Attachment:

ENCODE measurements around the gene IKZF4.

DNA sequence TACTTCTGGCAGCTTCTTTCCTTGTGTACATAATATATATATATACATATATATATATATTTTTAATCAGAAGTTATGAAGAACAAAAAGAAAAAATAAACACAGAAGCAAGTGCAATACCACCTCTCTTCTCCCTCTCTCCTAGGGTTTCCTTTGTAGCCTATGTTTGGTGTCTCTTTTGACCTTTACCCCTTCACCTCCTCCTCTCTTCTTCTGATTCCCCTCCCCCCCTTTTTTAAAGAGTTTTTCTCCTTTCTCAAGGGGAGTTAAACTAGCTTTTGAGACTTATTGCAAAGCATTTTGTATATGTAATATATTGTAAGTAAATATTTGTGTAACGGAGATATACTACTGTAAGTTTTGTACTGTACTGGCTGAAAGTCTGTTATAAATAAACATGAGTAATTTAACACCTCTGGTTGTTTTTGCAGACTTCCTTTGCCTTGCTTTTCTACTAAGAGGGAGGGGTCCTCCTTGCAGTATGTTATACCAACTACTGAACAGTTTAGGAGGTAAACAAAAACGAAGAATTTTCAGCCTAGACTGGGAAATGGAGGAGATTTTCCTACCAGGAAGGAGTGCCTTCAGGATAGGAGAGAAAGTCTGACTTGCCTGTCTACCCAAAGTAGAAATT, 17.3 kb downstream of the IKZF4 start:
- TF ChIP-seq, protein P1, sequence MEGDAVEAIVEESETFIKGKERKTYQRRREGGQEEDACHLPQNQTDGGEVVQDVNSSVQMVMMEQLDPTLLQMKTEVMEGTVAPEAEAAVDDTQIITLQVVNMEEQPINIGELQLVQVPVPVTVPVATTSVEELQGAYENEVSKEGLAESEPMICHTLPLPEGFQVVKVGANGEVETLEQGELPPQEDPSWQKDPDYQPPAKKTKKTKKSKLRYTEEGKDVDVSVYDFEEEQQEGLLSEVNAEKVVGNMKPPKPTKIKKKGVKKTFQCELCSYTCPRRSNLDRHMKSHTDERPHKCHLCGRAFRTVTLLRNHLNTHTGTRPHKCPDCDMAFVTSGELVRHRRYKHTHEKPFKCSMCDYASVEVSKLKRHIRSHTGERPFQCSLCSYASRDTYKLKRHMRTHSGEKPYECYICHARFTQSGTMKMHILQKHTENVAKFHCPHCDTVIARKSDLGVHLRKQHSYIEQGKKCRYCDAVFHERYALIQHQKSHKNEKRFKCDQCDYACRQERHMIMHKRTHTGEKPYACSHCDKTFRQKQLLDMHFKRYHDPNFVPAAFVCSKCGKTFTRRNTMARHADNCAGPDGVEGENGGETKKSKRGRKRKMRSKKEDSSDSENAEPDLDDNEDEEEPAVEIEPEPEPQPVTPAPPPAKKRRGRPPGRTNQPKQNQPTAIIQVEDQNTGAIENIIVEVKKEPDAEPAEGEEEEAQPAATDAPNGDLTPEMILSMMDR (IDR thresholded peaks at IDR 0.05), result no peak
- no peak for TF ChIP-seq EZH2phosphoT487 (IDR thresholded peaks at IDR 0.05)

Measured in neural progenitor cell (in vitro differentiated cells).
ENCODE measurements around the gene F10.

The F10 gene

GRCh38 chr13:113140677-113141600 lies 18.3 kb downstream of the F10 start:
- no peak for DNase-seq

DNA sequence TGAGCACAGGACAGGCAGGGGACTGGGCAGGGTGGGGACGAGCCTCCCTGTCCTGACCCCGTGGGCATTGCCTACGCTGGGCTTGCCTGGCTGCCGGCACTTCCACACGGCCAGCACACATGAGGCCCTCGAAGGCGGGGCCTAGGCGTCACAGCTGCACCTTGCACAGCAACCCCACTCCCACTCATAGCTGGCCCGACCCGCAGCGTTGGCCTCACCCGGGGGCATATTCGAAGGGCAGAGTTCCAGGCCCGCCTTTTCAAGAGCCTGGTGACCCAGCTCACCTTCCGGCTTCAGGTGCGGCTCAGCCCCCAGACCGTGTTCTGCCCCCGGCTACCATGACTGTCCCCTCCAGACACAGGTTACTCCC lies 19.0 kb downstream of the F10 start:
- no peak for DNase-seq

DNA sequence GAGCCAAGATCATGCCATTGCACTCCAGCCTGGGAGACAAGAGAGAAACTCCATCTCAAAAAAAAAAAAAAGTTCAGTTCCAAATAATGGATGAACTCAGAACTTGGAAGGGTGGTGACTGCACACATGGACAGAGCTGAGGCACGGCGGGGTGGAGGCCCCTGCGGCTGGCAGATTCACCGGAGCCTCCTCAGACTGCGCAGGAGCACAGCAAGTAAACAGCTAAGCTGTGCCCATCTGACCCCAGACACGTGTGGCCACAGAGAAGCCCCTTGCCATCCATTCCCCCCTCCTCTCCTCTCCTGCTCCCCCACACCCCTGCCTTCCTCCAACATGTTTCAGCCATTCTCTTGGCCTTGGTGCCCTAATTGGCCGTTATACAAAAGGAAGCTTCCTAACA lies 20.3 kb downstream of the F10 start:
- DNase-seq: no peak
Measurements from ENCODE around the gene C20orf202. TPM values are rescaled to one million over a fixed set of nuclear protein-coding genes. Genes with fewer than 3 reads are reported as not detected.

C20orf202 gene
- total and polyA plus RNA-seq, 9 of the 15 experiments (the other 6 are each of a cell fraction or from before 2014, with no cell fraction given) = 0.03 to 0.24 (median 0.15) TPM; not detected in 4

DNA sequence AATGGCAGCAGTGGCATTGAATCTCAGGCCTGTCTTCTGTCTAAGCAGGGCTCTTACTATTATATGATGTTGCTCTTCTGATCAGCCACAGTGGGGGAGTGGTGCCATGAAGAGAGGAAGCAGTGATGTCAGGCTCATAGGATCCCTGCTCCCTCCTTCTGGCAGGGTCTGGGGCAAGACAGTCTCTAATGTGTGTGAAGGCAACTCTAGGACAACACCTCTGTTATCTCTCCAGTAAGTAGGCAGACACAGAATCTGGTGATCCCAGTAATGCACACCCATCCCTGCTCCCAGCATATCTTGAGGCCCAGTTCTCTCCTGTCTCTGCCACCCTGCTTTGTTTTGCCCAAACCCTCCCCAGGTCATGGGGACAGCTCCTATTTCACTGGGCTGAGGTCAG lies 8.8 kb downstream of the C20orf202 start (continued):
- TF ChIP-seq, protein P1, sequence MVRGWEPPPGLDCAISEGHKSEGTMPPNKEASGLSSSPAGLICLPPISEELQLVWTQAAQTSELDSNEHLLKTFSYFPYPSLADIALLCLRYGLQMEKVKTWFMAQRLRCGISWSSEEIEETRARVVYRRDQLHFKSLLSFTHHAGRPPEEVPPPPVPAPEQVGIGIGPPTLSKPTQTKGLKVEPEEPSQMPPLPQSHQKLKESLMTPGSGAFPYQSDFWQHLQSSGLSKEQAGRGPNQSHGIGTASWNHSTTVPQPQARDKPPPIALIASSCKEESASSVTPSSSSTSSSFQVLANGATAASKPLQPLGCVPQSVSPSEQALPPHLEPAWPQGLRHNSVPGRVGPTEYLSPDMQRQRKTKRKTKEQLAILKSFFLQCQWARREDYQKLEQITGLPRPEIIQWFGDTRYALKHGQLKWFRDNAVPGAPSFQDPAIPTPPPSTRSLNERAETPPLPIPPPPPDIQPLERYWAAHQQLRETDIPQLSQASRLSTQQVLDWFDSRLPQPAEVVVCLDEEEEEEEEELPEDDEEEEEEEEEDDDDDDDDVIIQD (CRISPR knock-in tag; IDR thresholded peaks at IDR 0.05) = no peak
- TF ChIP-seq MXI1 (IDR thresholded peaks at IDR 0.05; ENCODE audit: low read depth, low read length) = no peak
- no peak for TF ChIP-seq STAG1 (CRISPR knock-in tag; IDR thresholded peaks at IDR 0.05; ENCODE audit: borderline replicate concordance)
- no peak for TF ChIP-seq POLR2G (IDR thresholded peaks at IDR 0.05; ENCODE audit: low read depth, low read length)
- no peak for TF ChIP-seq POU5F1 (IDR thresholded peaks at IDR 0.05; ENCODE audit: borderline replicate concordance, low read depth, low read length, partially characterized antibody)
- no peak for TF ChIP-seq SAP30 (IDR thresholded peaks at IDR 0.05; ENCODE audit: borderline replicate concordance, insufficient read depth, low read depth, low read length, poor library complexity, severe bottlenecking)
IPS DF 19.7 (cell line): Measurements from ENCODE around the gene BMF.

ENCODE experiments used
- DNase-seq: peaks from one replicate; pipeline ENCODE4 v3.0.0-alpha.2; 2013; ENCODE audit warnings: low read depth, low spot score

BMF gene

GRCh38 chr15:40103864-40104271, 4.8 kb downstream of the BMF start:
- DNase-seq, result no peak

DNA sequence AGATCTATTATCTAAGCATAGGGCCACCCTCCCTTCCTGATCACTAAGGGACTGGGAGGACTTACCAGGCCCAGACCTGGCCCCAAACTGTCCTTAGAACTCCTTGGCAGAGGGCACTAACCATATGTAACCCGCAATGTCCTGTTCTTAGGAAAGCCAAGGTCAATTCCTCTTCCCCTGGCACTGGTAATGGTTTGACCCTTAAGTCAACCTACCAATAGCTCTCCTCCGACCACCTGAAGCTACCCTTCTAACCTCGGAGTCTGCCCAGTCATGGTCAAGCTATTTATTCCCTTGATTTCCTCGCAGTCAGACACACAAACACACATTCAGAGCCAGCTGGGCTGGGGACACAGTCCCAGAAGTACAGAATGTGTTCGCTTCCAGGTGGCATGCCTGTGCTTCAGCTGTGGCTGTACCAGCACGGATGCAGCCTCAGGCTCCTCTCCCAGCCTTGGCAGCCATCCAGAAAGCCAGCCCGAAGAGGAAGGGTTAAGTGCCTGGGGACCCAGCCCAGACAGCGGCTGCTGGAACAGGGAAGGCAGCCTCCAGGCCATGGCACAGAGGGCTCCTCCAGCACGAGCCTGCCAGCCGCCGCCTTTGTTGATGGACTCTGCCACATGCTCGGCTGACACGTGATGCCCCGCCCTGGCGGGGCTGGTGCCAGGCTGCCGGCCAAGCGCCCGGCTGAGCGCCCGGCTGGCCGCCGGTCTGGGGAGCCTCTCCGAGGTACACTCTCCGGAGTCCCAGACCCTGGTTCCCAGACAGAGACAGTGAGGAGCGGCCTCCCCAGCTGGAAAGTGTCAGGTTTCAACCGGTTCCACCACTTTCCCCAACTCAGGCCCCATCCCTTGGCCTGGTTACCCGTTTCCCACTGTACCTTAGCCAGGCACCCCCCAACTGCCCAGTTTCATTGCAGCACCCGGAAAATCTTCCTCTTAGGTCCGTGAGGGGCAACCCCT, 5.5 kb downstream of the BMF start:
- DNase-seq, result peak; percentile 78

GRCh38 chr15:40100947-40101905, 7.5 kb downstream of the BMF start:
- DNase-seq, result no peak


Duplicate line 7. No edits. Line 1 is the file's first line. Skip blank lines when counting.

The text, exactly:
The F10 gene